The science is clear in terms of the age of onset of substance use and the likelihood of developing an addiction that lasts into adulthood. Initiating substance use very early in life puts a person at increased risk of developing such an addiction. It starts with tobacco, alcohol, and marijuana, and can escalate to other substances including prescription opiates and heroin. So with this knowledge in mind it then becomes clear that one way we can significantly impact the heroin issue now and in the years ahead, is to work together to dramatically reduce the number of our Maine youth who are starting drug use at such an early age.
As with the current heroin epidemic, there is no one single solution or silver bullet to address the early substance use issue. There are many contributing factors at play including environmental and biological risk factors. However there are two key spheres of influence on our youth which play significant roles in youth substance abuse. Those are parents and community.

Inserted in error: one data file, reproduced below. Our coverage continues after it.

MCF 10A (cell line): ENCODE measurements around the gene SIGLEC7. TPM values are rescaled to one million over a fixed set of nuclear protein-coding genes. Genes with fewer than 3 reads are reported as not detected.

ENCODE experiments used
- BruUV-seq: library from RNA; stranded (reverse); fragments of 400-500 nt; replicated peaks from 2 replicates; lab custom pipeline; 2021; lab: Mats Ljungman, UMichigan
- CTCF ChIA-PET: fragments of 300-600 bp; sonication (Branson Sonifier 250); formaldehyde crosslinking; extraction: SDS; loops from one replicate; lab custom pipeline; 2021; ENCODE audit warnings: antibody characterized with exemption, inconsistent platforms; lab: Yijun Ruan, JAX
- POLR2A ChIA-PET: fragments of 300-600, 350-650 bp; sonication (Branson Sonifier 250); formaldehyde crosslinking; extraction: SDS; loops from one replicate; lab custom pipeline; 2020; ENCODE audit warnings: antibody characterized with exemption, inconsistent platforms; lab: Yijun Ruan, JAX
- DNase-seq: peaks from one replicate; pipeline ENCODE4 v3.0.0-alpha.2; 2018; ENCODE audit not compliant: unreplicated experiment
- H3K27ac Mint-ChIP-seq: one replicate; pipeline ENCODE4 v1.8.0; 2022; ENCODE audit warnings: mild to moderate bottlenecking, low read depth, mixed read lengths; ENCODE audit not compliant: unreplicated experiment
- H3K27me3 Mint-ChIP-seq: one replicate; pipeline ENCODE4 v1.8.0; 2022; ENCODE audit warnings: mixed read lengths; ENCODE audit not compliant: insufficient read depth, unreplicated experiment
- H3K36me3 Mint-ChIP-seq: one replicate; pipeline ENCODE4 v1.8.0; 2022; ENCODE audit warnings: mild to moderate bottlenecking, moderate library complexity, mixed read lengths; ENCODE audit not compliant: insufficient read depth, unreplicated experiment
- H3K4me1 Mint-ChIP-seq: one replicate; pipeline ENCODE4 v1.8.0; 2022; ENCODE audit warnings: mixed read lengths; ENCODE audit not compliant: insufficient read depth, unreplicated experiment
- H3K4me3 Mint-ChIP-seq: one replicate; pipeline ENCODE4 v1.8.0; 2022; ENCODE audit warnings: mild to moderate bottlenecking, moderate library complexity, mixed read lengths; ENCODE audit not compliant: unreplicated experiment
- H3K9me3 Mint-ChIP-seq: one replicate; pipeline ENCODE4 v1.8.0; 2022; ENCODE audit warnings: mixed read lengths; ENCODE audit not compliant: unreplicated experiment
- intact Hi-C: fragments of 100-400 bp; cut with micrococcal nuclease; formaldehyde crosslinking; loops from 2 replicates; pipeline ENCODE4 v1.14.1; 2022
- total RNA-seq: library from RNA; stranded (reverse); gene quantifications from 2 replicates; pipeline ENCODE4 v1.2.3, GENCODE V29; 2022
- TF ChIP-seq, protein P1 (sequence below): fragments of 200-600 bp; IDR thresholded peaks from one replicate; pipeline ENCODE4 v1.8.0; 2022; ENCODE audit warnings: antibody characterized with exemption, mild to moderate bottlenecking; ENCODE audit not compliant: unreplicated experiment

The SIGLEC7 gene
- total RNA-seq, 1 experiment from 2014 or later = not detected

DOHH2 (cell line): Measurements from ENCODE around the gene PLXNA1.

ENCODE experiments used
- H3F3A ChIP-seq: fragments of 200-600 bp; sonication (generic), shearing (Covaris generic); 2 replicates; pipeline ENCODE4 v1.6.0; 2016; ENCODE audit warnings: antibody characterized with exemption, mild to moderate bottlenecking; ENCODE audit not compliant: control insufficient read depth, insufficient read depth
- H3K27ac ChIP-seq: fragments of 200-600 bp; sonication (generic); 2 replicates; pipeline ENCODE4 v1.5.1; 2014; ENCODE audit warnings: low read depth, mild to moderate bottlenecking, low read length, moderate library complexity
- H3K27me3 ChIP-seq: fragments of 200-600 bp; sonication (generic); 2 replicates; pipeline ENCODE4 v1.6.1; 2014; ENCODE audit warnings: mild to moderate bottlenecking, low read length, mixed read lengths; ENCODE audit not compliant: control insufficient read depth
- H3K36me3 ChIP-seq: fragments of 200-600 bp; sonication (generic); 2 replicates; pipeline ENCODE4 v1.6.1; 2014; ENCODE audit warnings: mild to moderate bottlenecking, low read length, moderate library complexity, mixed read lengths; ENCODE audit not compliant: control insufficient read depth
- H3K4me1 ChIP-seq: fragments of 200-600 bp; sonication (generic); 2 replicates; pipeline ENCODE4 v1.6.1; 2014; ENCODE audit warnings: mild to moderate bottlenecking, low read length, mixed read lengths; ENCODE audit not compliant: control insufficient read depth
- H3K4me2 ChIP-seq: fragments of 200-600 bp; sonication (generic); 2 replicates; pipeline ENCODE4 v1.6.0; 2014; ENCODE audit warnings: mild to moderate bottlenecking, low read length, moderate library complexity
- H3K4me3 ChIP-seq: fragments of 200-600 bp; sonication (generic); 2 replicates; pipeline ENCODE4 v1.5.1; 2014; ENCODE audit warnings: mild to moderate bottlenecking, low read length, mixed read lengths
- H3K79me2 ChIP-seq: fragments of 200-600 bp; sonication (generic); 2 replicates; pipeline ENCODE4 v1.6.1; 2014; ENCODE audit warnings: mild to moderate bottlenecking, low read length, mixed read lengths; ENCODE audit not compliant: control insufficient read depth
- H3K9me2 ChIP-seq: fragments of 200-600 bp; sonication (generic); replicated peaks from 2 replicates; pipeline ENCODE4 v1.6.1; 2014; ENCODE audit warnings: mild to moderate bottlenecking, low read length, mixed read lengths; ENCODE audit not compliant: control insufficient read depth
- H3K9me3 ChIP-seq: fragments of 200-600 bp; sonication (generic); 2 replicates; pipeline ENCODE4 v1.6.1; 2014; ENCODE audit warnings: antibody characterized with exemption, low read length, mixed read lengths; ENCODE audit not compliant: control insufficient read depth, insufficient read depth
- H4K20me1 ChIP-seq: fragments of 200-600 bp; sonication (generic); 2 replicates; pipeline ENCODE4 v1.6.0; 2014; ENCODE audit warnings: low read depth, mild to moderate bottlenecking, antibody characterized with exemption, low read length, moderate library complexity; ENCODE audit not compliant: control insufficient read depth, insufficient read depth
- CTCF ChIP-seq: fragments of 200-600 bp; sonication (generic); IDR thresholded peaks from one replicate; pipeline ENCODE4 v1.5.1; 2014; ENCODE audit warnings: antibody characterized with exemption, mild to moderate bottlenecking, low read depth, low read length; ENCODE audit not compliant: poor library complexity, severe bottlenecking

Parents have one of, of not the, most significant roles in youth substance abuse. In prevention science, we know that the parent-child dynamic can provide powerful protective factors, in significantly reducing the likelihood a young person will start experimenting with drugs and develop an addiction. One of the best tools in a parent’s arsenal is communication. Parents having conversations with their pre-teens and teens about the risks of substances is a powerful prevention strategy. We’re not talking about having the Big Talk like we saw in so many 80s sit-com “very special episodes.” In fact, what we find is frequent, short conversations has more impact. That is because through that frequency, parents are also communicating to their children that this is an important issue, an important family value. As much as we may think our kids aren’t listening to us and tuning us out, this sort of practice really does resonate and stick with our kids. If you are a parent, or if you know of a parent looking for tips and resources to have these conversations, the Maine Office of Substance Abuse and Mental Health Services has a great website, Maineparents.net, where a lot of great information is available.